Hepatitis B and hepatitis C infections cause irritation (inflammation) and swelling of the liver. You should take steps to prevent catching or spreading these viruses since these infections can cause chronic liver disease.
All children should get the hepatitis B vaccine.
- Babies should get a first dose of the hepatitis B vaccine at birth. They should have all three shots in the series by age 6 to 18 months.
- Infants born to mothers who have acute hepatitis B or have had the infection in the past should get a special hepatitis B vaccine within 12 hours of birth.
- Children younger than age 19 who have not had the vaccine should get "catch-up" doses.
Adults at high risk for hepatitis B should also be vaccinated, including:
- Health care workers and those who live with someone who has hepatitis B
- People with end-stage kidney disease, chronic liver disease, or HIV infection
- People with multiple sex partners and men who have sex with other men
- People who use recreational, injectable drugs
There is no vaccine for hepatitis C.
Hepatitis B and C viruses are spread through contact with blood or bodily fluids of a person with the virus. The viruses are not spread through casual contact, such as holding hands, sharing eating utensils or drinking glasses, breastfeeding, kissing, hugging, coughing, or sneezing.
To avoid coming in contact with blood or bodily fluids of others:
- Avoid sharing personal items, such as razors or toothbrushes
- Do not share drug needles or other drug equipment (such as straws for snorting drugs)
- Clean blood spills with a solution containing 1 part household bleach to 9 parts water
- Be careful when getting tattoos and body piercings
- Practice safe sex (especially for prevention of hepatitis B)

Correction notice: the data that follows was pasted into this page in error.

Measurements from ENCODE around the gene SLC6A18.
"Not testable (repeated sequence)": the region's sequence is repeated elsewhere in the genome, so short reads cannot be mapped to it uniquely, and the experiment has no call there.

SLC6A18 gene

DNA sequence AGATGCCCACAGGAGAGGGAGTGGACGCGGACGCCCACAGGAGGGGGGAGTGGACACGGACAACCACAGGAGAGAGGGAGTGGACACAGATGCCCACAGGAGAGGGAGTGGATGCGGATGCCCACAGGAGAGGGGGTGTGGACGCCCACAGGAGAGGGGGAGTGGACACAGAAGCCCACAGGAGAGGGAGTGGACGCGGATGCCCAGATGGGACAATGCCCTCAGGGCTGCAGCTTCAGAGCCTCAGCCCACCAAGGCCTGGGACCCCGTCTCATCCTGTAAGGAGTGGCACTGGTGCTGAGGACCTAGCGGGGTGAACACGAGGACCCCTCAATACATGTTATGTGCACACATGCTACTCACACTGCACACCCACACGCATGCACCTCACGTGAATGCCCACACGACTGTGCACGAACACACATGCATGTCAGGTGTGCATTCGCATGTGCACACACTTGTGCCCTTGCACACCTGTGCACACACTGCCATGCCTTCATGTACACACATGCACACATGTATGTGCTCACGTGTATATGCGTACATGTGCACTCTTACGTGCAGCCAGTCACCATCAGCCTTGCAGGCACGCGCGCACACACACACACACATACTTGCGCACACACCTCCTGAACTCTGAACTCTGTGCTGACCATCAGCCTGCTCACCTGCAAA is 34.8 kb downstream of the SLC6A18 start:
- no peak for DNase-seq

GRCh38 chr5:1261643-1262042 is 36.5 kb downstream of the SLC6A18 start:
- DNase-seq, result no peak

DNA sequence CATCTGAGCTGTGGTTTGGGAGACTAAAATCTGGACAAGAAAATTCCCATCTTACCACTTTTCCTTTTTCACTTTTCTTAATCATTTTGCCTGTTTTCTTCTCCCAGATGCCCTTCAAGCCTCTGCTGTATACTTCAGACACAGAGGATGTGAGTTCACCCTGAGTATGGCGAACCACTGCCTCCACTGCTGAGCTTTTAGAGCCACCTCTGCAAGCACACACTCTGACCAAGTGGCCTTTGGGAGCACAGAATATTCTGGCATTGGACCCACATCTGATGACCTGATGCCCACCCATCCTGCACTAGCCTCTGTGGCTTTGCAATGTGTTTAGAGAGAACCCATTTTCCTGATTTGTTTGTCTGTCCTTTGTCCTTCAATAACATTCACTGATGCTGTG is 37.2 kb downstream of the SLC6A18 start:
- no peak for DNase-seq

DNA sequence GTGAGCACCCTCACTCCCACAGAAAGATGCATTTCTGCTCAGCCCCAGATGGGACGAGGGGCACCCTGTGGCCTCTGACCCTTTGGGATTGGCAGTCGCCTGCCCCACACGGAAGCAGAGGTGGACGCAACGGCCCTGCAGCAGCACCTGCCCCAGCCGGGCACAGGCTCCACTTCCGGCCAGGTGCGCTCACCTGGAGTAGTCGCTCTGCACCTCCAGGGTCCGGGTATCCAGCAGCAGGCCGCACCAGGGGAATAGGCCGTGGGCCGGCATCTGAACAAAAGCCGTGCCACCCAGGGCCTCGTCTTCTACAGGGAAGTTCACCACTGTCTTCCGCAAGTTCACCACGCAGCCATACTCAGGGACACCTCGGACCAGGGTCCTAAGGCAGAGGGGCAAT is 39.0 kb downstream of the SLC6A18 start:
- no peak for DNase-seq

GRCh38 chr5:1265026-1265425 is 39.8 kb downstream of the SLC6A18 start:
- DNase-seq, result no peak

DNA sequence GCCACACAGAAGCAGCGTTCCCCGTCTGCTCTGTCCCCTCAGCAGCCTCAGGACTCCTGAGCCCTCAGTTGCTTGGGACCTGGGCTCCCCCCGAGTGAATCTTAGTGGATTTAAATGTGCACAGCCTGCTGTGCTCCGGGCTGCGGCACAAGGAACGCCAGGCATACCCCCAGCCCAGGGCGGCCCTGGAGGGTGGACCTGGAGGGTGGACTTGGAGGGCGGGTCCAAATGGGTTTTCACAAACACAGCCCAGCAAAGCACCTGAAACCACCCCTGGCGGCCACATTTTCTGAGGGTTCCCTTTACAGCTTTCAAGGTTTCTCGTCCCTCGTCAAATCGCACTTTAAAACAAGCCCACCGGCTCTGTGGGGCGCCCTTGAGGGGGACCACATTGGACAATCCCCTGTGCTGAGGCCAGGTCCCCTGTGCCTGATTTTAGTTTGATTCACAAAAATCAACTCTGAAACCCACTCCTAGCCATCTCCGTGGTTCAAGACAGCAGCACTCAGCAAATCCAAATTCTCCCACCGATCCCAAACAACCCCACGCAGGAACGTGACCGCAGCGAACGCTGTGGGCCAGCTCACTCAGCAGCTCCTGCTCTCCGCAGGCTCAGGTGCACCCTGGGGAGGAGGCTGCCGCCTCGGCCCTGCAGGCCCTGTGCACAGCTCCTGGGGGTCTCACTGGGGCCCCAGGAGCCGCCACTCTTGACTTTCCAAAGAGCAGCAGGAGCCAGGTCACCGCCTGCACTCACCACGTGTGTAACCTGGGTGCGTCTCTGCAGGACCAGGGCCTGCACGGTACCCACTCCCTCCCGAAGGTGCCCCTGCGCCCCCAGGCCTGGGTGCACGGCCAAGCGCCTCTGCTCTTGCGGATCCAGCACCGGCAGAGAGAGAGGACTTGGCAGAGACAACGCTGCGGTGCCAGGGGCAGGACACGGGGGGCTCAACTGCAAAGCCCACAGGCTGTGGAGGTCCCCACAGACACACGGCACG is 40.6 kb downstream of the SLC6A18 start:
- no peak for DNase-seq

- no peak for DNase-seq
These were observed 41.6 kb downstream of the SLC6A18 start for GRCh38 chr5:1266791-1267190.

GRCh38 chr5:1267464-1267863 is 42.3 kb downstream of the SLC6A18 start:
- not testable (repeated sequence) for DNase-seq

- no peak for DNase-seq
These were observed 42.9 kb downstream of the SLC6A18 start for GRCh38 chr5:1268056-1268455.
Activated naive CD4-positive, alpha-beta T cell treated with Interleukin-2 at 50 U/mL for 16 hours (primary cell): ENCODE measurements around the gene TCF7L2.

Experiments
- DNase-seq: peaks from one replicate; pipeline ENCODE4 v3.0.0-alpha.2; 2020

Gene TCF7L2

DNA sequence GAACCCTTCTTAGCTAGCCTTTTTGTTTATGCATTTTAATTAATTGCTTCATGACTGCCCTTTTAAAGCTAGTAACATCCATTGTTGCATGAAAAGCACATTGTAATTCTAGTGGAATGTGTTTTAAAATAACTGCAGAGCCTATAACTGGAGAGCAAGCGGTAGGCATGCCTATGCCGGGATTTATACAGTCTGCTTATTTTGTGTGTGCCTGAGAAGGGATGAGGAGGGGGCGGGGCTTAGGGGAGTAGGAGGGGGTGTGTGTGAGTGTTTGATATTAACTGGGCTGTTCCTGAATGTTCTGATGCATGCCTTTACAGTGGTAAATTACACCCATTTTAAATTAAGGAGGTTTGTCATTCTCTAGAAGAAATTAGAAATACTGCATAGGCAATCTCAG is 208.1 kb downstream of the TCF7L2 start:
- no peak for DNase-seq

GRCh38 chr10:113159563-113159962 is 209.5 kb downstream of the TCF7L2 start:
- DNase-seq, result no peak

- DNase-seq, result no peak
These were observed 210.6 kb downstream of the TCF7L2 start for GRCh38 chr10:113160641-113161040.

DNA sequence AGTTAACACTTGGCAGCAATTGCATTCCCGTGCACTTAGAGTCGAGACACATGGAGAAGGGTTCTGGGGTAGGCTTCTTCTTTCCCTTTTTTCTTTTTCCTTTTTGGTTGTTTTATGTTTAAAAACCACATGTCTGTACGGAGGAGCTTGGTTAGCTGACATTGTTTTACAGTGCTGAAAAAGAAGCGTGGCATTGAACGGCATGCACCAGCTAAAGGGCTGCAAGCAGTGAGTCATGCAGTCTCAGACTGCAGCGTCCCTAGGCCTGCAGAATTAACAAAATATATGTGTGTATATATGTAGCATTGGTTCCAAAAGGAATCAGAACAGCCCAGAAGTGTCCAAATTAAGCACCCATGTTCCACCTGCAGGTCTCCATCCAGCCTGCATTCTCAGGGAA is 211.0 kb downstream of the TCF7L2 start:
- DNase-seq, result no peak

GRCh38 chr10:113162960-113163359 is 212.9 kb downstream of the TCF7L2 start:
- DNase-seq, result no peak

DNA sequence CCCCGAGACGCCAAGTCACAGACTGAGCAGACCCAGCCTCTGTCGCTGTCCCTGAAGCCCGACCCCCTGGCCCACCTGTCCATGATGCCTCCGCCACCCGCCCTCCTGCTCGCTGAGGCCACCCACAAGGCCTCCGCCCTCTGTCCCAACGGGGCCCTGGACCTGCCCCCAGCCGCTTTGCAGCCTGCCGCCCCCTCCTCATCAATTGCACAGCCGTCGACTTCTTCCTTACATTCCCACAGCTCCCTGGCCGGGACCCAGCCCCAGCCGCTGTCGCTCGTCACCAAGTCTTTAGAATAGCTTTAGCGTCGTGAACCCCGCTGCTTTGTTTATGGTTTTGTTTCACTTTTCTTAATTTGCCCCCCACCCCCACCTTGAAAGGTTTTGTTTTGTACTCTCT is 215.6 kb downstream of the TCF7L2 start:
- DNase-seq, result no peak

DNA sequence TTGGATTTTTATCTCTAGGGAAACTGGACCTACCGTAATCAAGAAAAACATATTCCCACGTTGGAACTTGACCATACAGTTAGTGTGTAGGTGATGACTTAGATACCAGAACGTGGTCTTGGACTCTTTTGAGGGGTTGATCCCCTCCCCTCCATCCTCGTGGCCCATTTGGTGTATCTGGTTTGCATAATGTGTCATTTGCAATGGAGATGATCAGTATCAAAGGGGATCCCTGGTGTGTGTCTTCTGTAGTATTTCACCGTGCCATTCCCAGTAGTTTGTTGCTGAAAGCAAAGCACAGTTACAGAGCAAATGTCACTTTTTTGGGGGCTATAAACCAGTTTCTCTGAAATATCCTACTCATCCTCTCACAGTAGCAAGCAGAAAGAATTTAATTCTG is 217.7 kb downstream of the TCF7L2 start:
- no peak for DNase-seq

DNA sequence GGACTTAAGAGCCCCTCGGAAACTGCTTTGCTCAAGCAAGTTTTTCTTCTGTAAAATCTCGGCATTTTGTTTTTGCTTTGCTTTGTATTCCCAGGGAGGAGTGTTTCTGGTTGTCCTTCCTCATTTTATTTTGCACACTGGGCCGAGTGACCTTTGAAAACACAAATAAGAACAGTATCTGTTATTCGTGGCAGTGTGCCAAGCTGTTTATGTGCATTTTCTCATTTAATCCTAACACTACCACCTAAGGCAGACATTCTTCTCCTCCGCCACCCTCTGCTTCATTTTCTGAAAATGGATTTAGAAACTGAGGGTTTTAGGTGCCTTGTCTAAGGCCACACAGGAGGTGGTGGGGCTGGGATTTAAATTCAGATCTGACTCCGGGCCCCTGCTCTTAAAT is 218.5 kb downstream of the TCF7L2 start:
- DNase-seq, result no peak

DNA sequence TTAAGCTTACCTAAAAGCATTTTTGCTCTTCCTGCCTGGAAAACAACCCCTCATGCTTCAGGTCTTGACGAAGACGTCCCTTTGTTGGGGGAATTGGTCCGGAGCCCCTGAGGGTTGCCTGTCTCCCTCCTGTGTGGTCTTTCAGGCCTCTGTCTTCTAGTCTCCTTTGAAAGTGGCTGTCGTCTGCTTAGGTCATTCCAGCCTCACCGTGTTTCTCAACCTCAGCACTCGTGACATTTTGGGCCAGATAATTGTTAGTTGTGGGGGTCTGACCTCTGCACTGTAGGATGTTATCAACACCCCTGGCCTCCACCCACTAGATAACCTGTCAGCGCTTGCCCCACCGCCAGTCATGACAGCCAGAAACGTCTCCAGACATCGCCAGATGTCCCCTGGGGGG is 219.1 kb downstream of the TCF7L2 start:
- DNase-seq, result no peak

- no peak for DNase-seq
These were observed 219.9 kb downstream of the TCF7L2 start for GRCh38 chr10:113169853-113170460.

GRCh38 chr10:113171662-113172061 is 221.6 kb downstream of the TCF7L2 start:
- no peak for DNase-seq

Safe sex means taking steps before and during sex that can prevent you from getting an infection, or from giving an infection to your partner.
Other steps you can take
Screening of all donated blood has reduced the chance of getting hepatitis B and C from a blood transfusion. People newly diagnosed with hepatitis B infection should be reported to state health care workers to track the population's exposure to the virus.
The hepatitis B vaccine, or a hepatitis immune globulin (HBIG) shot, may help prevent infection if it is received within 24 hours of contact with the virus.
Freedman MS, Ault K, Bernstein H. Advisory Committee on Immunization Practices Recommended immunization schedule for adults aged 19 years or older - United States, 2021. MMWR Morb Mortal Wkly Rep. 2021;70(6):193-196. PMID: 33571173 pubmed.ncbi.nlm.nih.gov/33571173/.
Holmes JA, Chung RT. Hepatitis C. In: Feldman M, Friedman LS, Brandt LJ, eds. Sleisenger and Fordtran's Gastrointestinal and Liver Disease.11th ed. Philadelphia, PA: Elsevier ; 2021:chap 80.
Janssen HLA, Fung S . Hepatitis B. In: Feldman M, Friedman LS, Brandt LJ, eds. Sleisenger and Fordtran's Gastrointestinal and Liver Disease.11th ed. Philadelphia, PA: Elsevier ; 2021:chap 79.
Pawlotsky J-M. Chronic viral and autoimmune hepatitis. In: Goldman L, Schafer AI, eds. Goldman-Cecil Medicine. 26th ed. Philadelphia, PA: Elsevier; 2020:chap 140.
US Preventive Services Task Force, Krist AH, Davidson KW, et al. Screening for hepatitis B virus infection in adolescents and adults: US Preventive Services Task Force Recommendation Statement. JAMA. 2020;324(23):2415-2422. PMID: 33320230 pubmed.ncbi.nlm.nih.gov/33320230/.
Wodi AP, Ault K, Hunter P, McNally V, Szilagyi PG, Bernstein H. Advisory Committee on Immunization Practices Recommended immunization schedule for children and adolescents aged 18 years or younger - United States, 2021. MMWR Morb Mortal Wkly Rep. 2021;70(6):189-192. PMID: 33571172 pubmed.ncbi.nlm.nih.gov/33571172/.
Review Date 7/1/2021
Updated by: Michael M. Phillips, MD, Emeritus Professor of Medicine, The George Washington University School of Medicine, Washington, DC. Also reviewed by David Zieve, MD, MHA, Medical Director, Brenda Conaway, Editorial Director, and the A.D.A.M. Editorial team.